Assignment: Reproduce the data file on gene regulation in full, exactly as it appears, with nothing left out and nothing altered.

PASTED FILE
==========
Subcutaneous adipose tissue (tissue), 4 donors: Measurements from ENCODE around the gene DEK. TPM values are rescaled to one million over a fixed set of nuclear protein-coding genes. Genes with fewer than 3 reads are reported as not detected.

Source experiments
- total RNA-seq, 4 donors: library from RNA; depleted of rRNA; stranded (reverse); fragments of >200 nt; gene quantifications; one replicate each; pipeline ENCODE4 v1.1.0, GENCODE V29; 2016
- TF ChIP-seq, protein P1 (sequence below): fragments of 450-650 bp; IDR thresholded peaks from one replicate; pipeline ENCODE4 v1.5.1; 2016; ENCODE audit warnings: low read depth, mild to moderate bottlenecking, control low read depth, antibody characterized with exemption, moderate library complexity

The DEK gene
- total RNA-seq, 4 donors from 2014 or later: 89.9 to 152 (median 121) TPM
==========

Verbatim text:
Subcutaneous adipose tissue (tissue), 4 donors: Measurements from ENCODE around the gene DEK. TPM values are rescaled to one million over a fixed set of nuclear protein-coding genes. Genes with fewer than 3 reads are reported as not detected.

Source experiments
- total RNA-seq, 4 donors: library from RNA; depleted of rRNA; stranded (reverse); fragments of >200 nt; gene quantifications; one replicate each; pipeline ENCODE4 v1.1.0, GENCODE V29; 2016
- TF ChIP-seq, protein P1 (sequence below): fragments of 450-650 bp; IDR thresholded peaks from one replicate; pipeline ENCODE4 v1.5.1; 2016; ENCODE audit warnings: low read depth, mild to moderate bottlenecking, control low read depth, antibody characterized with exemption, moderate library complexity

The DEK gene
- total RNA-seq, 4 donors from 2014 or later: 89.9 to 152 (median 121) TPM